A study that is in the news right now claims that people who drink two to three cups of coffee a day live longer than people who avoid coffee. So should we both drink two or three cups? Not necessarily. Let’s see where these numbers come from.
Two to three cups for longevity, maybe
this recent study taken from the UK Biobank, where the average age is 58, just over half of the participants are women and approximately 95% are white. On average, the researchers were able to follow the participants for 12 years after they answered a question about how much coffee they drink.
Looking at all-cause death, people who drank two to three cups of coffee a day had the lowest risk, and this applied whether they drank ground, instant or decaffeinated. For cardiovascular disease, those who drank one cup a day had the lowest risk, but for arrhythmia (irregular heartbeat), the sweet spot appeared to be four to five cups. In arrhythmia outcomes, decaffeinated coffee was no associated with a reduction in risk.
The study has many limitations, however, if you’re trying to use it to figure out how much coffee to drink. This group of middle-aged British people may not represent the rest of the world particularly well; and it’s not like people randomly decide how much coffee to drink. Income, social class and perceived health risks can all contribute to this choice, just to name a few (the British also tend to drink a lot instant coffee and espresso, result). The researchers also took people’s self-reported data at face value and assumed they drank the same amount of coffee over the years rather than continually reassessing.
Three to four cups for other health outcomes
A review published in the BMJ analyzed dozens of previous studies on coffee and concluded that people who drink coffee have a lower risk of cardiovascular disease, including strokes, some cancers, and some liver and gastrointestinal disorders. The amount of coffee associated with reduced risk was often in the range of three to four cups per day.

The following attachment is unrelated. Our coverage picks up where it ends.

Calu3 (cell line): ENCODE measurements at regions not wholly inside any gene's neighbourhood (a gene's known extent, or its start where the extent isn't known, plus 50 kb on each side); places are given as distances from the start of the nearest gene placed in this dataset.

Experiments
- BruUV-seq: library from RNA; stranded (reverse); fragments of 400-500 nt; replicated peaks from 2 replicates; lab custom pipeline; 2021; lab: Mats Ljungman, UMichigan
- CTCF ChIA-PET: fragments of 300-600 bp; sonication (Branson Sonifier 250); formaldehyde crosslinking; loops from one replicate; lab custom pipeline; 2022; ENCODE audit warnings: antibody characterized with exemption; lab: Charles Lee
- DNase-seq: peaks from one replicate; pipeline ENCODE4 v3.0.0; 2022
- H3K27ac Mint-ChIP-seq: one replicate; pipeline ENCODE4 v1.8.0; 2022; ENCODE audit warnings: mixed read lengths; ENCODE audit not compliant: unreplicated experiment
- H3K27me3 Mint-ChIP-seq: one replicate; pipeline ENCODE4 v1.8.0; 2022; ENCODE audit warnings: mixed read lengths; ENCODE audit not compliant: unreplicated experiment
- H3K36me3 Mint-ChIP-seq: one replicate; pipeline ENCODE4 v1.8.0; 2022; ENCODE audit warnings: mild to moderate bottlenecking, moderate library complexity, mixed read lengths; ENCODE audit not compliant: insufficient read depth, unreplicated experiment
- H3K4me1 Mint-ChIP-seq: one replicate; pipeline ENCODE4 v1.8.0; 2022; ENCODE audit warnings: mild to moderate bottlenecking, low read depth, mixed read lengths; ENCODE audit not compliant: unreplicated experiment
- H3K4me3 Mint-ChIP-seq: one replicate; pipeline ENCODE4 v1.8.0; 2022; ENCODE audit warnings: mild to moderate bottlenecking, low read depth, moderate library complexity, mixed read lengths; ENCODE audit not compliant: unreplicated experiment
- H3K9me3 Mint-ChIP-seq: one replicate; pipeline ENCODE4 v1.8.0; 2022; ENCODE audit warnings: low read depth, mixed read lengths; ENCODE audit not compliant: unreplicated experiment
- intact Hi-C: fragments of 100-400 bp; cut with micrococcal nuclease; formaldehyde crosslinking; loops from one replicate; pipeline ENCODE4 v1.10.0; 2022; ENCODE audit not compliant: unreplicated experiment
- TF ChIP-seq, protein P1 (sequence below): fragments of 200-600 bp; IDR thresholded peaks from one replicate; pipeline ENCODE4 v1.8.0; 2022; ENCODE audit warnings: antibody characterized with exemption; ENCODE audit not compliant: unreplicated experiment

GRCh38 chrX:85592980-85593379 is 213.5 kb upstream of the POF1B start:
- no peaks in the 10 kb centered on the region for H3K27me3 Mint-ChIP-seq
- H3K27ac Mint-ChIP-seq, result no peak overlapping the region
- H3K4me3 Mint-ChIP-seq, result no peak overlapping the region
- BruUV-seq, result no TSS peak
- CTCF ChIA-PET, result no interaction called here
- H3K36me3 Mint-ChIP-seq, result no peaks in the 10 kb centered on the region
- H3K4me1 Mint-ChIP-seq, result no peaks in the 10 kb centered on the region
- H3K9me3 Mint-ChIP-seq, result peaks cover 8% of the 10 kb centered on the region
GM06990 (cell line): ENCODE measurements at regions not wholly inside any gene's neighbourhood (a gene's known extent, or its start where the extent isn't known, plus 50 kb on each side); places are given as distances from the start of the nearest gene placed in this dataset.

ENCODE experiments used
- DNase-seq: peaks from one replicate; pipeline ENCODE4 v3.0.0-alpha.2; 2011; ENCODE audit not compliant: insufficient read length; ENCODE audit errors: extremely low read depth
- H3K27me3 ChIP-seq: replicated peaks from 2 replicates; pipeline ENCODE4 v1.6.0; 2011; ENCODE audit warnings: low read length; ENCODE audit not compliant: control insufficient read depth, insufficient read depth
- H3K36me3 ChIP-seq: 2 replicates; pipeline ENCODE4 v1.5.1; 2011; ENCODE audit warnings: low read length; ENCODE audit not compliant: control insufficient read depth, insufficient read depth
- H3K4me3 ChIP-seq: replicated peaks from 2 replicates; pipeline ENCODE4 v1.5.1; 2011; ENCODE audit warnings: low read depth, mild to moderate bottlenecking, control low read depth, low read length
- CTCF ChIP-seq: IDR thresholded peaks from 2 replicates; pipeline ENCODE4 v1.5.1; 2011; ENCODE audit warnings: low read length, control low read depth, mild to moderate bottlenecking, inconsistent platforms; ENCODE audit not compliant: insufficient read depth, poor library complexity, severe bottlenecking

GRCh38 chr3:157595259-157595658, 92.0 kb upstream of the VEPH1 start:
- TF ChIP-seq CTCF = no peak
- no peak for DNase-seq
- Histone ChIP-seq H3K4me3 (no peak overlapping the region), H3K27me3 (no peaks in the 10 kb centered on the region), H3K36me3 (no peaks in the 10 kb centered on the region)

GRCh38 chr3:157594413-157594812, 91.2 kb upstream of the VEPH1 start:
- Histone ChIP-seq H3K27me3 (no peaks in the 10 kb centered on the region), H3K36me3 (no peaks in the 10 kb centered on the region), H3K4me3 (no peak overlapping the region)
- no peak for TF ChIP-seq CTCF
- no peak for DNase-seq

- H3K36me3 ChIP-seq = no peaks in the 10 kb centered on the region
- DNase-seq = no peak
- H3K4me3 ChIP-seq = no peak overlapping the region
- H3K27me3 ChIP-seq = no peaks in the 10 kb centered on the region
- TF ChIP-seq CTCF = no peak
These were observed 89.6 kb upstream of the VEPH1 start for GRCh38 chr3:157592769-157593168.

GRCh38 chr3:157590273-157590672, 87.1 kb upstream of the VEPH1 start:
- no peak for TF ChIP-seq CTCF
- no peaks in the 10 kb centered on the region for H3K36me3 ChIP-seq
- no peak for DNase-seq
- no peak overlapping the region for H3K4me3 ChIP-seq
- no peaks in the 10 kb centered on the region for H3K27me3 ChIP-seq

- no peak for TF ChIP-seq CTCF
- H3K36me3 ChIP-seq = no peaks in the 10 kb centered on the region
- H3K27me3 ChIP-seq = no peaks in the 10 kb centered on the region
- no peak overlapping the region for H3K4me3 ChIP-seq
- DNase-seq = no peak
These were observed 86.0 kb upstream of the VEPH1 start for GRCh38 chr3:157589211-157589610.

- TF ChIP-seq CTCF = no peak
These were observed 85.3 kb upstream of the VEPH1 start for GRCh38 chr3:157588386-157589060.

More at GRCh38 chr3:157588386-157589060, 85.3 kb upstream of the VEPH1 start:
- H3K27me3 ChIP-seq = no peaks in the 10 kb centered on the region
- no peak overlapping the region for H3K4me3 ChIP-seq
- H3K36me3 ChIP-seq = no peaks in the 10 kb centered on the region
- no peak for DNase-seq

The author of this analysis said that people shouldn’t to start drinking coffee for these results, but that if you already drink coffee, “it can be part of a healthy diet.”
Part of the reason it’s so hard to figure out what’s wrong with coffee is that there are hundreds of different bioactive compounds in coffee, and caffeine is just one of them. The chemical profile can also be different depending on which beans you start with and how you brew the coffee.
But another reason is that these studies don’t randomly assign people as coffee drinkers or non-coffee drinkers; they usually just survey people about how much coffee they drink now to drink If your doctor has told you to limit caffeine because of, say, blood pressure, you’ll show up as a non-coffee drinker in the study. Therefore, people who avoid coffee may have different health-related risk factors than heavy drinkers, and this is not necessarily reflected in the study.
“A robust randomnessControlled trials are needed to understand whether the observed associations are causal [i.e., caused by coffee]”, the authors conclude.
Four cups or less, to be safe
The US Dietary Guidelines Just this to say about coffee consumption for non-pregnant adults: “For healthy adults, the FDA has cited 400 milligrams per day of caffeine as an amount not generally associated with dangerous negative effects.” (200 milligrams is the recommended limit during pregnancy.)
In other words, coffee is not so important for health that they recommend everyone to drink it. But it is not so dangerous that there is a hard limit. Instead, they name an amount that is basically fine. (Really huge amounts of caffeine would probably be bad. That’s a level they feel pretty safe saying it’s not a huge amount.)
So how much coffee is that? Most brewed coffee clocks in at about 100 milligrams per 8 fluid ounces. This varies quite a bit by brand and brewing style. For example, a 14-ounce Dunkin brewed coffee has 210 milligrams; a 16-ounce McDonald’s coffee has 145. You can look up the caffeine in your favorite beverage at Caffeine Informant.
One thing before you order: TThe guidelines also note that sweetened coffee drinks are one of the most common sources of added sugars in the diet. We need to keep added sugars below 10% of total calories, or about 50 grams. A Starbucks iced coffee has 20 grams; an F candyrappucino has 54. Black coffee, on the other hand, has basically none.